Church History

A BRIEF HISTORY OF BUXTON METHODIST CHURCH

 

We know that John Wesley first preached in Buxton in 1783, which was towards the end of his life. Travelling by horse into the hills of the Peak District must have been challenging! At that time Buxton was a small village in the hills, before the Duke of Devonshire developed the town as an inland spa.

The first small chapel was built about 1797 in Higher Buxton, near what is now the corner of Dale Road and High Street.  No pictures have been found, and descriptions are very slight.

At that time Buxton was part of the Macclesfield Circuit.   A separate Buxton Circuit was eventually formed in 1813, with two ministers directed to live here.

Soon after its erection in 1797 the first chapel was found to be unsound in structure and inconvenient in position. It was however 52 years before a better chapel was built on the present site, that of the cock-pit in the Market Place!  The land was obtained from the Duke of Devonshire, either as a gift or for a nominal sum.

Wesleyan Methodist Church

Wesleyan Methodist Church

The architect of the new church was James Wilson of Bath, and it was built by J. Ward of Congleton for £1000. Some of the materials of the old chapel were carted up the hill and re-used, as also was some of the timber from the grandstand of the Fairfield Racecourse-but with no further betting allowed in this new Methodist Church! The new chapel was opened on 21 September 1849.

In 1865 Wesley Villa was first rented as a manse, and was then purchased in 1868 together with the land between the chapel and the manse. Wesley Villa is still the Superintendent Minister’s house for the circuit.

As Buxton developed as a spa the chapel was too small for the numbers attending.  In 1875 Robert Rippon Duke (the architect of the Devonshire Royal Hospital Dome and the Pavilion Gardens Octagon) prepared a cruciform plan for extending the church. This used the existing nave but nearly doubled its length. New schoolrooms were built between the church and Wesley Villa.

The present fine organ was built in 1895 by Alexander Young of Manchester, and is described in more detail elsewhere on this website.

Significant extensions were made to the school rooms in 1937-8.  Unfortunately these extensions had some flat roofs, which have continued to give problems into the 21st century!

The centenary of Buxton Wesley Chapel was celebrated in 1949 in many ways, including the publication of a booklet called ‘The Story of a Hundred Years 1849-1949’

 
London Road Methodist

London Road Methodist

For many years there had been two Methodist Churches close to each other in this part of Buxton: Wesley and London Road. With declining congregations the churches amalgamated in 1966. Although the initial thoughts were to keep London Road as it was in better repair, Wesley was eventually chosen as a more central site.  London Road was sold.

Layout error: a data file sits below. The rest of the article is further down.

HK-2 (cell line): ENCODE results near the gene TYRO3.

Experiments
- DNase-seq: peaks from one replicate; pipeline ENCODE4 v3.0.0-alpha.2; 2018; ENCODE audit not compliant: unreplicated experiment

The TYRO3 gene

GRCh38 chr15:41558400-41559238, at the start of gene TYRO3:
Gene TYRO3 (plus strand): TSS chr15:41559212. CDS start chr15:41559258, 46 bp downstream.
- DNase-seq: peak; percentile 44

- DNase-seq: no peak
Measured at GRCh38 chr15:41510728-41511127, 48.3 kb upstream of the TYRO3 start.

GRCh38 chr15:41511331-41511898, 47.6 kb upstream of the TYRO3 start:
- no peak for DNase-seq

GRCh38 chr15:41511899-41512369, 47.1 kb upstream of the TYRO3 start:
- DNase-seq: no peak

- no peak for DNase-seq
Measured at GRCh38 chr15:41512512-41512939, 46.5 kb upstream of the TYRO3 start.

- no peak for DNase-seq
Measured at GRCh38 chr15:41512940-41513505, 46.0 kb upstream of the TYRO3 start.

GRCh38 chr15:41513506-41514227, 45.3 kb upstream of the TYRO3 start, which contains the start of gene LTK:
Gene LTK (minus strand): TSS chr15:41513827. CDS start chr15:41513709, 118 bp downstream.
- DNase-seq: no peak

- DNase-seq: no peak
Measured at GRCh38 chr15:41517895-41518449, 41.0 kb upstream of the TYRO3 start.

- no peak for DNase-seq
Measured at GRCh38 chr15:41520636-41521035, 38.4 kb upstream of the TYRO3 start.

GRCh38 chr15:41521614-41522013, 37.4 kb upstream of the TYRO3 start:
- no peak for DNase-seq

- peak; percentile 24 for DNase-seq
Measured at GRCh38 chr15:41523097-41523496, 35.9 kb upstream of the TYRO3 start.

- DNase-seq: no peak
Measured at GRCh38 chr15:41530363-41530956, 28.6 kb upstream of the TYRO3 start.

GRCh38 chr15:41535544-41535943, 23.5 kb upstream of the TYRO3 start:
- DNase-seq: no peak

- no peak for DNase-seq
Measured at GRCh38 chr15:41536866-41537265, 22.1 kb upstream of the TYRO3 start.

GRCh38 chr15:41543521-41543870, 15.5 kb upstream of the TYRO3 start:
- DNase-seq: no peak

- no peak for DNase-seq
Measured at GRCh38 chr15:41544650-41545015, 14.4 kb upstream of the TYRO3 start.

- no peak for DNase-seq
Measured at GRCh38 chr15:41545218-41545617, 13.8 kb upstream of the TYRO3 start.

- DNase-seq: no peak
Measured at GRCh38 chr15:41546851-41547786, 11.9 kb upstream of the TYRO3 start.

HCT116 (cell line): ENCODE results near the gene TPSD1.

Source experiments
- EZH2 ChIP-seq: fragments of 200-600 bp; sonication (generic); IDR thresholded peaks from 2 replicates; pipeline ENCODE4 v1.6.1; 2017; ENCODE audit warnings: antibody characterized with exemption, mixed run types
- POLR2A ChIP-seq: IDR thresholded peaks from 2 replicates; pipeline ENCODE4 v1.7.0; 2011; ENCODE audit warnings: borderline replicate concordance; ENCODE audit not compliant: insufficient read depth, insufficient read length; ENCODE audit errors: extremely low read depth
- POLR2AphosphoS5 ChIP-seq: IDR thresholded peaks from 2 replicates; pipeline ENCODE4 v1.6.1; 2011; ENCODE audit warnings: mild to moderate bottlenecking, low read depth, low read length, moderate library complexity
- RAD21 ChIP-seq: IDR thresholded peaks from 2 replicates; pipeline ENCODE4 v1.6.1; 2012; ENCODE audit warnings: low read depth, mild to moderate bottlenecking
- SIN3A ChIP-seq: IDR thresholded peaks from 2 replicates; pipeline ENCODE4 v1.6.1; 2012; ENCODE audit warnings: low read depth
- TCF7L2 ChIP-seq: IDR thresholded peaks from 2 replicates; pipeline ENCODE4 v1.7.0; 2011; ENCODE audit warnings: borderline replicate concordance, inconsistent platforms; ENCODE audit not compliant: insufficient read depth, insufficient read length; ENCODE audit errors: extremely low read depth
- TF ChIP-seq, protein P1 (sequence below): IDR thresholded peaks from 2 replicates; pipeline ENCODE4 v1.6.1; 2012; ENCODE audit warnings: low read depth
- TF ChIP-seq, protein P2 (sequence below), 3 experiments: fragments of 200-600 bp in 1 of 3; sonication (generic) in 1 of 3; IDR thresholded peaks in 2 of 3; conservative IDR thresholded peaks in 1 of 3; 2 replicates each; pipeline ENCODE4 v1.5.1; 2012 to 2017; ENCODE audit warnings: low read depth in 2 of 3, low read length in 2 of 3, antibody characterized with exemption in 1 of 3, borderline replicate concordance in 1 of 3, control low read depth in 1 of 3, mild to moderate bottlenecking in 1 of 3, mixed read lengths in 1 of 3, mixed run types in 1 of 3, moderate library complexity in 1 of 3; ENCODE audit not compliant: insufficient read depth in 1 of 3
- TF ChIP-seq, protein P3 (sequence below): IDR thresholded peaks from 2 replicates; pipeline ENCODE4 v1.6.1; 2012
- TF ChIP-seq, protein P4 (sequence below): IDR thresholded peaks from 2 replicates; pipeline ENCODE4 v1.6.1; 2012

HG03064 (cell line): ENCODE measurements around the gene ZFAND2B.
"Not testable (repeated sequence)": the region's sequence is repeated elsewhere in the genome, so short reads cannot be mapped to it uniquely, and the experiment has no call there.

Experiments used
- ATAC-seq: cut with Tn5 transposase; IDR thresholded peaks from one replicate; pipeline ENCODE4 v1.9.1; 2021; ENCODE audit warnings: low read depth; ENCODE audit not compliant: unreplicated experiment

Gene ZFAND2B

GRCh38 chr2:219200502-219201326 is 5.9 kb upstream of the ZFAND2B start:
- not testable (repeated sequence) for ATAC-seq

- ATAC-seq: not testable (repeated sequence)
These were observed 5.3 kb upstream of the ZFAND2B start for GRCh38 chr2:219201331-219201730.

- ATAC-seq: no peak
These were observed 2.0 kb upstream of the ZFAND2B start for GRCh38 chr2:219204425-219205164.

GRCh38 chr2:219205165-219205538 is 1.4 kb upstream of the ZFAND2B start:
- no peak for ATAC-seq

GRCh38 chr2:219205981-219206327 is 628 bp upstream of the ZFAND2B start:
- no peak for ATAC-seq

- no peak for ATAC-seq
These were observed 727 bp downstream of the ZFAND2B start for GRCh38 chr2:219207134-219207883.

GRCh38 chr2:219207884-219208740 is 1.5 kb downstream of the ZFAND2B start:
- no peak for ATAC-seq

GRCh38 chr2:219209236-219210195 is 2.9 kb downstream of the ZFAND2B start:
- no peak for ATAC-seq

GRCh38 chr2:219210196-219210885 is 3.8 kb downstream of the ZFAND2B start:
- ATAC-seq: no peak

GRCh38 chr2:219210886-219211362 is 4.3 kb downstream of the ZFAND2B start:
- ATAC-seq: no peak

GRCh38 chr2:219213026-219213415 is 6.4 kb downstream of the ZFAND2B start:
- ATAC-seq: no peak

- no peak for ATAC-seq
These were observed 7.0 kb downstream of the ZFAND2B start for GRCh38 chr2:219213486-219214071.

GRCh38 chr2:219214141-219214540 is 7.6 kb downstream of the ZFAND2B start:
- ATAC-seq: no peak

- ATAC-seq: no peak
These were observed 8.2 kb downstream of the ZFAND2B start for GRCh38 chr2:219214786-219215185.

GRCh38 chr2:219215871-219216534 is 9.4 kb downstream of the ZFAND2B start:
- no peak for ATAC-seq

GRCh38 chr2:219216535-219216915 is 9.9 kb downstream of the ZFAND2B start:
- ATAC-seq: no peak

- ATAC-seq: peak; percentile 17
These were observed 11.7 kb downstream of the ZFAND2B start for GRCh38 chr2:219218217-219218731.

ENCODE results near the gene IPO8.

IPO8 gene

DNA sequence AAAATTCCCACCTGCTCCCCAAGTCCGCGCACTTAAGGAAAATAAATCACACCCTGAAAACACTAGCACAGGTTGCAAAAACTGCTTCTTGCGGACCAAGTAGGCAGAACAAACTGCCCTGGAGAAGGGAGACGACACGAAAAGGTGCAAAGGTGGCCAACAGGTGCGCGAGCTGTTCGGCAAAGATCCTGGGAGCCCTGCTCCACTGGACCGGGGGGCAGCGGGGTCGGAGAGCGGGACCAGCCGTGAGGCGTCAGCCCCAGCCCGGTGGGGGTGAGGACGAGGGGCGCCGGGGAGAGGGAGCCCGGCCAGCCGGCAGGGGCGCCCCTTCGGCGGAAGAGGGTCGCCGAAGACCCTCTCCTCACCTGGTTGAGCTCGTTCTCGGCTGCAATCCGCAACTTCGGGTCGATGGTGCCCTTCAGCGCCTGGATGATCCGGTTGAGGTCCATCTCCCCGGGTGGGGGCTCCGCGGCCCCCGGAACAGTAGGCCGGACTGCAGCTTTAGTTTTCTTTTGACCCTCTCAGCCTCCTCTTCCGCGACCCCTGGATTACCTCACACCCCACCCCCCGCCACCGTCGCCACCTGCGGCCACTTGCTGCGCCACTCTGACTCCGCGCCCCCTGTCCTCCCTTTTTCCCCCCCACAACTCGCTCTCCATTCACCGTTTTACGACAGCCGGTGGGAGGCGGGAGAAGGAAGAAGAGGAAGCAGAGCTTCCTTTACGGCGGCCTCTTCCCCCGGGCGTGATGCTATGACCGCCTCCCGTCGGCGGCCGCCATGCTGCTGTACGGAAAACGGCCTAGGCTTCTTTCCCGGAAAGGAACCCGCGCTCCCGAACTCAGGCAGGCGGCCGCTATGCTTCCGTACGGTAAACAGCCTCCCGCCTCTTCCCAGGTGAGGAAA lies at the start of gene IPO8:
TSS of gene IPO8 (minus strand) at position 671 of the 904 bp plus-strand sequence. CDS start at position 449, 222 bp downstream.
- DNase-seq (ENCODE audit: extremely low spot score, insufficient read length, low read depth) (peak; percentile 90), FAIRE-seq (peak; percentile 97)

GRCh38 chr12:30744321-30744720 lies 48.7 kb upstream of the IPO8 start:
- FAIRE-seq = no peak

Significant changes were made to ‘modernise’ what was now called Buxton Methodist Church, including putting a lower false ceiling into the church, and removing the old church pews. The church was reopened in 1971.

By the early 1980’s major repairs were needed to the church. After a great deal of discussion the Donald Buttress Fuller Partnership (architects from Manchester) were appointed with a brief for a renovated church.  On Easter Day 1988 we celebrated the old church, and we then worshipped in the main schoolroom for nearly a year.

 
New roof works

New roof works

The work involved constructing a concrete and steel ring beam around the whole of the church, taking off the roof and erecting a new steel-framed roof with about 12,500 new Welsh slates, restoring stonework, electrics, heating etc.

A Thanksgiving Service was held on 11 March 1989.

This had been Phase 1 of our Vision 2000. Now it was time for phases 2 &3. Everyone was delighted by the renovated church, but all the schoolrooms were dilapidated! This time a local architect, Paul Dinsdale, was appointed with a brief to create a suite of community rooms of high quality. That scheme was carried out and completed in 1994.

Phase 1 cost £300,000, and phases 2 & 3 each cost about £200,000 making a total of about £700,000 – a tremendous fundraising achievement!- !

The premises are old and are exposed to the tough Buxton weather at about 1000 feet in altitude.  We continue to maintain these fine buildings which are used by many outside organisations. We have plans for improved disabled access and for the installation of solar panels.